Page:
Few general managers had to adjust their free agency strategy the way Anaheim's Bob Murray did in the weeks leading up to Sunday.
Murray had a potential cornerstone defenseman in Justin Schultz, a can't-miss kid who was drafted by the Ducks in 2008. But Schultz used a loophole to become a free agent, four years after that draft, and signed with the Edmonton Oilers this week.
Murray voiced his displeasure at the Schultz situation in a conference call Sunday night, but he also was satisfied at his attempt to rebuild a defense that also lost the aging but offensively gifted Lubomir Visnovsky in a salary-dump trade and saw gritty Sheldon Brookbank sign with the Chicago Blackhawks when free agency opened.
Sheldon Souray, who turns 36 on July 13, signed a three-year deal worth $11 million, and Bryan Allen signed a three-year deal worth $10.5 million. Murray didn't have reservations giving three years to Souray, who will make $4 million in 2012-13.
2012 FREE AGENCY
Free agency previews (by division)With free agency opening Sunday at noon ET, NHL.com takes a look at the needs of all 30 teams -- division by division -- as well as the Top 10 free agents in each division:
"We wanted to get some more experience and size back there, and we wanted to be a little bit harder to play against," Murray said. "If we were going to do that, we had to go that route. I have no problem. I thought he played very well in Dallas last year. I know the questions on Sheldon … quite honestly, I talked to a few veterans on our hockey team and they definitely said, 'Go forward and get this this guy if you can,' and I did."
Souray had a well-documented fallout with the Edmonton Oilers in which he demanded a trade and was demoted to the American Hockey League for the 2010-11 season. He cleared waivers a second time before the Oilers bought out of the final year of his contract last summer.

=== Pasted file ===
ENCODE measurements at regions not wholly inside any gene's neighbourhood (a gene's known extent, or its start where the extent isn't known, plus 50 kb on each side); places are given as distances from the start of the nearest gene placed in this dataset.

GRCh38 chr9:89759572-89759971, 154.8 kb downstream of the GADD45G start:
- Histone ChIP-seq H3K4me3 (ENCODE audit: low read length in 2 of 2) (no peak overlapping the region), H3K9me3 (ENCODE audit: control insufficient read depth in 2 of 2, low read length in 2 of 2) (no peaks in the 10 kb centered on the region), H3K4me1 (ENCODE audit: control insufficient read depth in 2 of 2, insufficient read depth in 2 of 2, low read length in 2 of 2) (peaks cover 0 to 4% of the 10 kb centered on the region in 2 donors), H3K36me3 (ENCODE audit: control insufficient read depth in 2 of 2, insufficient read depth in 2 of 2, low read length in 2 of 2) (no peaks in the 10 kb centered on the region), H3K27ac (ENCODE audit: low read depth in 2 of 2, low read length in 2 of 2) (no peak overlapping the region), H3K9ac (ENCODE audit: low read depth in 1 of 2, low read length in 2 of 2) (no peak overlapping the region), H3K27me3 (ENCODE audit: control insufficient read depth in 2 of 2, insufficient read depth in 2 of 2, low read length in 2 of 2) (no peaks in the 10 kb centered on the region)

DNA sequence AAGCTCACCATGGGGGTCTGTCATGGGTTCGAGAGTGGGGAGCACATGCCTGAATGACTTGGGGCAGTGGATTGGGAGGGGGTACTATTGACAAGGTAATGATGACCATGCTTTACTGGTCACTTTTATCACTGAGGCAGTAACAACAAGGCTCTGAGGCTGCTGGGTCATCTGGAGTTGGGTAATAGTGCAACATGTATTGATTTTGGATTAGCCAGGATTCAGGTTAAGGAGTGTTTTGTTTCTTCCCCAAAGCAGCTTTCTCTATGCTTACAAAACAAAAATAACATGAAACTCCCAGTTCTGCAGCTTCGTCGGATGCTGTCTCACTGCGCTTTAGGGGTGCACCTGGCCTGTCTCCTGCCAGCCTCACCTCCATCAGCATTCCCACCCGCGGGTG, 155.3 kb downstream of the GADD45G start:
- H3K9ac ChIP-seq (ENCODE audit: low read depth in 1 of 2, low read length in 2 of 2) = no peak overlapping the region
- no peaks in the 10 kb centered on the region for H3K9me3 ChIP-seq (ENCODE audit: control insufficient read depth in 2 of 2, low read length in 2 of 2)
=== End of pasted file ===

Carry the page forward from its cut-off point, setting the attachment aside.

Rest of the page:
But Souray's comeback with the Stars was one of the better stories in the League last season. Souray tied for first among Dallas defensemen with a plus-11 raring and was second with six goals. He scored his 100th career NHL goal and played in his 700th career NHL game.
The signing is a perfect fit for Souray, whose family is in Southern California. He has a residence in Malibu.
"I was always kind of hoping, in an ideal situation, this would have been it," Souray said in a conference call. "When this opportunity presented itself, it was a dream come true. It worked on so many different levels.
"All around, this was the best fit hockey-wise and certainly the best fit on a personal level. Those two, for me, historically when I've had my kids around and been able to combine those things, it's made me a better hockey player and a happier person."
Souray said he feels rejuvenated and is training hard this summer with Chris Chelios, among others, in Southern California. Souray likens this to his stint in Dallas, where his role as a veteran was clearly defined.
Saku Koivu, his former teammate and captain with the Montreal Canadiens. He said he talked to Koivu about "the situation in Dallas and the situation in Anaheim" and that factored in his decision.
"There's not a better captain that I've played with," Souray said. "I've played with Scotty Stevens and Saku and I've learned to be mentored by them. Saku's an unbelievable player."
Souray also likened this situation with the Stars in that both teams didn't hold his past against him. He said of his past, "I certainly don't live there, I don't dwell on it and I don't think anybody else does, either."
Murray is having difficulty not dwelling on the Schultz situation. Anaheim wanted to sign Schultz so badly it reportedly offered to play him in the regular-season finale to burn a year on his contract, which would put him closer to free agency. But the Ducks, who were close to signing Schultz in February, failed to sign him in the 30-day window after Schultz declared he would leave Wisconsin early, and multiple attempts during the NHL Draft were also fruitless.
Murray said Schultz did not contact the team in recent days.
"I'm more confused than ever now," Murray said. "I read everything. I moved on. I'm confused because if he had it in his mind that wanted to play in Canada, I get that. I'm Canadian too. But Eric Lindros, when he went to Quebec, he went to his team that drafted him and said, 'No, I'm not going to play here.' He allowed that team to make the move to get something for him. He told us numerous times he wanted to play with us. He needed to just tell us the truth."
Anaheim moves on with 6-foot-4, 233-pound Souray and 6-5, 226-pound Allen, who become the biggest defensemen on its blue line. Allen is a stay-at-home type with a history of knee surgeries -- although none since 2008-09 -- and he gives the Ducks another shot-blocking specialist along with Toni Lydman.
As of Sunday, Anaheim's top-six defensemen are all left-handed shots – another reason the right-shooting Schultz was tough to lose.
Murray and the Ducks can take solace in the possible return of Teemu Selanne. Murray talked with Selanne over the weekend and said he'll talk with him again Monday or Tuesday.
"We've texted and he's been playing a bunch of golf this week," Murray said. "We'll talk more. I'm sure he was paying attention to today and tomorrow closely. We will talk."